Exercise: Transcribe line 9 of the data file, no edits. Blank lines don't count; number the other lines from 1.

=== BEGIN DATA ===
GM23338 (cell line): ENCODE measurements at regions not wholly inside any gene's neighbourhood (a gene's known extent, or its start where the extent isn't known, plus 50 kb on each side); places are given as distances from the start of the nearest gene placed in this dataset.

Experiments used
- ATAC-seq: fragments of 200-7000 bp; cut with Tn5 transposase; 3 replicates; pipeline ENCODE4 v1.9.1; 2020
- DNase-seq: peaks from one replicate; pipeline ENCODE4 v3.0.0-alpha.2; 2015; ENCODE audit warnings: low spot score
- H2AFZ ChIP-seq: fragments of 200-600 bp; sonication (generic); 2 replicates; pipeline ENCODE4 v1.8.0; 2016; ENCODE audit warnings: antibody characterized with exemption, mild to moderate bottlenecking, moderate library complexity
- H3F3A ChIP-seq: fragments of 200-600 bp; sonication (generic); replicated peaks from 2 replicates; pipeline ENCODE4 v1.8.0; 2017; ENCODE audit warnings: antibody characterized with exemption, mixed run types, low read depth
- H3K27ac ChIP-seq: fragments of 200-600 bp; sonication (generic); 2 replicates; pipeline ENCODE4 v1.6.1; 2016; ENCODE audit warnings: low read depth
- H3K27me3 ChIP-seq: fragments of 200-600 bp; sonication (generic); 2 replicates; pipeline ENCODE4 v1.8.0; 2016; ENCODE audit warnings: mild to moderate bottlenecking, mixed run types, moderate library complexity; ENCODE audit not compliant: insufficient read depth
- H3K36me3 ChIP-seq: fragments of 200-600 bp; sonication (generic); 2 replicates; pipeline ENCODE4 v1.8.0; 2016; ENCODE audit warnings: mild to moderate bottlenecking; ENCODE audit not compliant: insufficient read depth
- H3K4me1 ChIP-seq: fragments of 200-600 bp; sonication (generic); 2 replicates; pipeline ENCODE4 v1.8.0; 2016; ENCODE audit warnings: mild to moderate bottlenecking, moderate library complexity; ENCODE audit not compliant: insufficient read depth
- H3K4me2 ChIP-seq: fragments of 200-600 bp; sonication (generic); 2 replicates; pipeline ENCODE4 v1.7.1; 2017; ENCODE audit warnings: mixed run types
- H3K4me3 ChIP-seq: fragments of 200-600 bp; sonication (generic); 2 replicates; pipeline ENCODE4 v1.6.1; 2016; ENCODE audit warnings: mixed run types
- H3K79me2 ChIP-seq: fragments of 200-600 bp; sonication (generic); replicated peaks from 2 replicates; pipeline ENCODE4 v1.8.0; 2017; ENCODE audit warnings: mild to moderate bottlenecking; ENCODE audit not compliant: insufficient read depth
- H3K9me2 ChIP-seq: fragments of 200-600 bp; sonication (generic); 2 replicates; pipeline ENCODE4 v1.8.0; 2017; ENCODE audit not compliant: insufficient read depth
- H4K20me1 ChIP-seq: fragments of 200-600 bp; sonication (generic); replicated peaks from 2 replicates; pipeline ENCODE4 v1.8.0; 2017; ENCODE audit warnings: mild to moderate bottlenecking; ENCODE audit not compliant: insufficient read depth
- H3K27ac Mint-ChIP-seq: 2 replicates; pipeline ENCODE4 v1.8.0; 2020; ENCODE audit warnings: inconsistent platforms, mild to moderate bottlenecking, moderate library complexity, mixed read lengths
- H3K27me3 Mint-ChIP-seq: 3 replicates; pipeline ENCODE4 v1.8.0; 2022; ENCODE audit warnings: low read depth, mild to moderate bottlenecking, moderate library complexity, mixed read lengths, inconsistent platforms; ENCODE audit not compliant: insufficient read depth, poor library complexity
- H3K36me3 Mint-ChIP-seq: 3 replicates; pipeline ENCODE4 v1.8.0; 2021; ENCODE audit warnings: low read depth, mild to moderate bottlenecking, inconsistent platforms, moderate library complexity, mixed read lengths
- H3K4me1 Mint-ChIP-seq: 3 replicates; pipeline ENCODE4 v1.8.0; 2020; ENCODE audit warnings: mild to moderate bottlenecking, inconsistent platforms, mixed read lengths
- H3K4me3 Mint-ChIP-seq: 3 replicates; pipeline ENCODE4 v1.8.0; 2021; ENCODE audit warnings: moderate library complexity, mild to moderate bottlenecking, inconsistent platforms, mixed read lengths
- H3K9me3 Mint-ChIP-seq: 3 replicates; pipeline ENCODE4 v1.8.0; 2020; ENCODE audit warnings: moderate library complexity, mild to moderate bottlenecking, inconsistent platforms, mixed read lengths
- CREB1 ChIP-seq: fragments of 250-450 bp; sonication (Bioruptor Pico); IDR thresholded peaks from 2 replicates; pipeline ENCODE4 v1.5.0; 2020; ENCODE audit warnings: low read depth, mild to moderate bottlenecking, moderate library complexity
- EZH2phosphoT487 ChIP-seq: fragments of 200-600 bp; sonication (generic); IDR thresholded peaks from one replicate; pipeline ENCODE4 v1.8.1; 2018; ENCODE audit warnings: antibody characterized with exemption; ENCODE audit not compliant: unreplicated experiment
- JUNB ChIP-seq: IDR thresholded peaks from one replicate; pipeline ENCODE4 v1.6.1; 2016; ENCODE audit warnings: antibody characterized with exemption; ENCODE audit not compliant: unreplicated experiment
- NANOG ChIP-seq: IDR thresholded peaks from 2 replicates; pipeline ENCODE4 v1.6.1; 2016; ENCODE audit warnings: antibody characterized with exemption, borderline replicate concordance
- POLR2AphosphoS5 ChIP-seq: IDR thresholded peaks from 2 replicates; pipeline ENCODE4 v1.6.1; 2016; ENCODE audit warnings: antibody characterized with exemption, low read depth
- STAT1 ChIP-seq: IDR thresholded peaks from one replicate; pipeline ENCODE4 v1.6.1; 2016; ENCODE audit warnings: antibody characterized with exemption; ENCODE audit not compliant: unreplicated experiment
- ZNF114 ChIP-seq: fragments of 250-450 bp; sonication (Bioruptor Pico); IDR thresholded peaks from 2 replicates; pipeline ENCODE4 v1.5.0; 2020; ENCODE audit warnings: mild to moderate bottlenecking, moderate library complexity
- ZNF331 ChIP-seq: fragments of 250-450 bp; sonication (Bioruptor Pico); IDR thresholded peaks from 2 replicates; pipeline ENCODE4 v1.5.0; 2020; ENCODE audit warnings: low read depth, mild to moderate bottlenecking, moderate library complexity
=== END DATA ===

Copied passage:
- H3K36me3 ChIP-seq: fragments of 200-600 bp; sonication (generic); 2 replicates; pipeline ENCODE4 v1.8.0; 2016; ENCODE audit warnings: mild to moderate bottlenecking; ENCODE audit not compliant: insufficient read depth